Tuesday, May 09, 2006

Forward-Looking Links

A computer science paper goes through many phases: manuscript, technical report, conference submission and proceedings and journal submission and published version. As a paper goes through these stages they usually improve, adding more background and intuition, better and more detailed proofs and so on. If someone wants to read your paper, you'd like them to look at the latest version. How do you make sure that they even know about the latest version?

You can't go into everyone's paper proceedings and add a yellow sticky to your paper saying to check out the new and improved journal version. But in this electronic age we can, in principle, add these notes.

First of all keep the papers on your webpage up to date. Many people just go to an author's page to download a paper and often they find some ancient version.

But after that then what? ECCC allows one to submit a revised version or add a comment which could point to a revised version. arXiv allows one to add journal information to an existing paper. Both of these require actions by authors that rarely happen. The digital libraries of proceedings publishers ACM and IEEE-CS don't have any mechanism to add pointers to later papers.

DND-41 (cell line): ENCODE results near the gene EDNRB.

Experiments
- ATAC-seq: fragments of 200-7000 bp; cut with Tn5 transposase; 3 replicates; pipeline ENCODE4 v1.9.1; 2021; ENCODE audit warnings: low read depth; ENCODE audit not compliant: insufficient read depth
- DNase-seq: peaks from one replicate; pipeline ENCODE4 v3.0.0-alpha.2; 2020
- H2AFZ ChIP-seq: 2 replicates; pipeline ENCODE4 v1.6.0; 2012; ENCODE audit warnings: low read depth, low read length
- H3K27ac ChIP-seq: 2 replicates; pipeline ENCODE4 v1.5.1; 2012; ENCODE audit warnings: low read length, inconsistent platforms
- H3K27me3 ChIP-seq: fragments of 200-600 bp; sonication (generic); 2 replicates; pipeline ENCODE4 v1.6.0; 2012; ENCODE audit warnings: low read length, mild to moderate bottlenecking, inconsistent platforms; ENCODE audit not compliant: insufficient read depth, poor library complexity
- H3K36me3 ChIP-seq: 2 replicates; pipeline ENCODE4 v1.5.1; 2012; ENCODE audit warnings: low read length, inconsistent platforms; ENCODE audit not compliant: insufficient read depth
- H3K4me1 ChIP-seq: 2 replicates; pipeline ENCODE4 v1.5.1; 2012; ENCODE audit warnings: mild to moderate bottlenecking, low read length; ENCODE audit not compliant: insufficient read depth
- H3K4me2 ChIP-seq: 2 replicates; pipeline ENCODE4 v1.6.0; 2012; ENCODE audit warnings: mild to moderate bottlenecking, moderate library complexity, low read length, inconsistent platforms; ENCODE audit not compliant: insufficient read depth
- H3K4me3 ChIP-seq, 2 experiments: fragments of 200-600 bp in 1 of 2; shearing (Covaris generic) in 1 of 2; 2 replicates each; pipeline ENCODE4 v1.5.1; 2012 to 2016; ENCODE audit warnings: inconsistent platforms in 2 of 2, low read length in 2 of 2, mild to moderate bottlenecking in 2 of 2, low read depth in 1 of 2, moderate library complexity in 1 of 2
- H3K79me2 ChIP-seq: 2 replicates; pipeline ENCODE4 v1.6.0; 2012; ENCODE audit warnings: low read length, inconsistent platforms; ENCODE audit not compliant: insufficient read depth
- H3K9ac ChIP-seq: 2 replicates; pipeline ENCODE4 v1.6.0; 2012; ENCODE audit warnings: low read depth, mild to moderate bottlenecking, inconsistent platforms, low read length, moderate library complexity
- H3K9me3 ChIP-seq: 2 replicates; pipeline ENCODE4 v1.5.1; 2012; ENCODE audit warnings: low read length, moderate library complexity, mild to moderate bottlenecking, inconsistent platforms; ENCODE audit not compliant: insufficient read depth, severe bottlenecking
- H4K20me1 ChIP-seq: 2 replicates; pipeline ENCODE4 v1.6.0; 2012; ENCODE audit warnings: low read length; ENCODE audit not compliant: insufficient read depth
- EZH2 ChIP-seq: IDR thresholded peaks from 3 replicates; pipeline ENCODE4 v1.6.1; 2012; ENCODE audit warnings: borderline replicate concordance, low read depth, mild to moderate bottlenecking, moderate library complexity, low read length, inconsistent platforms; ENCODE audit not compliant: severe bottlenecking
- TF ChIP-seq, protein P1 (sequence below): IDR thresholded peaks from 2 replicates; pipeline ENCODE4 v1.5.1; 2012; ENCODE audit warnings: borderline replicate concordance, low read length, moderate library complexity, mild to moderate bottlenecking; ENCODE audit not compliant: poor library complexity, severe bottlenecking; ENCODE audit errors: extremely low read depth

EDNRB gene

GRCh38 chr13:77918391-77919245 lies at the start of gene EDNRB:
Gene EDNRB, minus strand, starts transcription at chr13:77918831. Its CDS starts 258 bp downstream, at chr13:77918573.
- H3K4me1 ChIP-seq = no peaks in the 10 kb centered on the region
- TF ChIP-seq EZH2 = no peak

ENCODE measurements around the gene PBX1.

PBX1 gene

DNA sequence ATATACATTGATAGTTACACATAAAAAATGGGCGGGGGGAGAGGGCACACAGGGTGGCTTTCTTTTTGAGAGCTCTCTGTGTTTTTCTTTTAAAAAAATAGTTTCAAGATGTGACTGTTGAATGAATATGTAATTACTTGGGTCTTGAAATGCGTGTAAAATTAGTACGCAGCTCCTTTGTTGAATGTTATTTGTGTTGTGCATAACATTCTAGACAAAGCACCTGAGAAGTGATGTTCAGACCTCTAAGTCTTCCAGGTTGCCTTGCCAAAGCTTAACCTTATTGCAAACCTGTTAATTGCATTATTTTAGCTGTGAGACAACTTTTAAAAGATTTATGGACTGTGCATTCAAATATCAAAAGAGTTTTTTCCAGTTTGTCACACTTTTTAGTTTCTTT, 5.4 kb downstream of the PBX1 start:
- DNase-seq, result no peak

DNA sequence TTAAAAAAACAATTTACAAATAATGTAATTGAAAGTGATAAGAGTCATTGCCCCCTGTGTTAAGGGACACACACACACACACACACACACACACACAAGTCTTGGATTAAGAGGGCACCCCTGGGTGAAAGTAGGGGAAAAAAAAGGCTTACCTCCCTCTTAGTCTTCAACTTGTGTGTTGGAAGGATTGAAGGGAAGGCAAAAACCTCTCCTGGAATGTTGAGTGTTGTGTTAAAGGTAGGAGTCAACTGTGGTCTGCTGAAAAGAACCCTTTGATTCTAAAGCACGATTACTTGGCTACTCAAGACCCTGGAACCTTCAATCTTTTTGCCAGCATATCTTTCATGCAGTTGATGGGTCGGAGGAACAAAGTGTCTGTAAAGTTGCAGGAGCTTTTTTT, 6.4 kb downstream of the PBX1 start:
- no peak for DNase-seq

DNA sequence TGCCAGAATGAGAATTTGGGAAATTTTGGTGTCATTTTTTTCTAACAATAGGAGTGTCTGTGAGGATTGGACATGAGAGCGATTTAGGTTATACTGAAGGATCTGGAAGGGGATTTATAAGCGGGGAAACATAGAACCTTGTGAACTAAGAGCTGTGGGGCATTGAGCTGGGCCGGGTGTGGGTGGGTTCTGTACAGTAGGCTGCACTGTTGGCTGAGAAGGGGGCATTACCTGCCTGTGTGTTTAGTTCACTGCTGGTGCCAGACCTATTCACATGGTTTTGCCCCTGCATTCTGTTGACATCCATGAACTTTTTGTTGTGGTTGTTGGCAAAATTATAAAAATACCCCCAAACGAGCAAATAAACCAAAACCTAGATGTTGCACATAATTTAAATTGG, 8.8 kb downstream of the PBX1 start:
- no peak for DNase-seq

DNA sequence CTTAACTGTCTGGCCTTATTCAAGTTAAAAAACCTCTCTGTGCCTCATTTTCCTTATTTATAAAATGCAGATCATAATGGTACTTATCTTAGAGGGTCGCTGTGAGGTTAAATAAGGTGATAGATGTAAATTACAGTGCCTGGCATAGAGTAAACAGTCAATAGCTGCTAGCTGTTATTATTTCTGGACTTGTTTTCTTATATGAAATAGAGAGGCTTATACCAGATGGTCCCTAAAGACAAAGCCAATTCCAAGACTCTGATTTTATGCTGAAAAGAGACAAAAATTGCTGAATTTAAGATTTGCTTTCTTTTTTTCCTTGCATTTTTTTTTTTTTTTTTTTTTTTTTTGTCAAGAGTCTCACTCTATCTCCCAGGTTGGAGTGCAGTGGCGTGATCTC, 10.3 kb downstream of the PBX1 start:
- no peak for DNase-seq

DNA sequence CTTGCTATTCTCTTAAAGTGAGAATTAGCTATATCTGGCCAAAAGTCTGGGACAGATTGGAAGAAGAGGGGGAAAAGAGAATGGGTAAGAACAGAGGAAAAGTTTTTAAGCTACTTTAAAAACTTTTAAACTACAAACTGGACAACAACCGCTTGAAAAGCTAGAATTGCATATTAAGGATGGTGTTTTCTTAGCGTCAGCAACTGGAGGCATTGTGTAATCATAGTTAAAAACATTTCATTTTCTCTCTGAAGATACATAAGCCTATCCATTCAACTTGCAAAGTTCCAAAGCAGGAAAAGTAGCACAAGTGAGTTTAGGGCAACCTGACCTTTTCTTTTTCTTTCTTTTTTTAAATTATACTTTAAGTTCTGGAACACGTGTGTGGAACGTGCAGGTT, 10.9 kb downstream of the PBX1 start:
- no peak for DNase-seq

The field should have some standard mechanism for updating pointers to future papers. Until then we have to rely on the readers to find the latest papers on their own and perhaps hope that paper search tools like Citeseer, Google Scholar and Microsoft Academic Search will point to the latest and greatest version of a paper.


  1. "The field should have some standard mechanism for updating pointers to future papers."

    What? Like trackback?

  2. I think this is a good suggestion.

  3. On a related topic, there is a new bill, the Federal Research Public Access Act of 2006, in the US Senate, co-sponsored by Joe Lieberman (D) and John Cornyn (R), that would require papers on federally-sponsored research be available for free on-line access within six months of peer-reviewed journal publication.

    You can read the press release and the NY Times article about it.

  4. IMHO, that could really help to improve the research process. For instance, a new researcher could know better the real "state of the art" of the field he or she is interested in.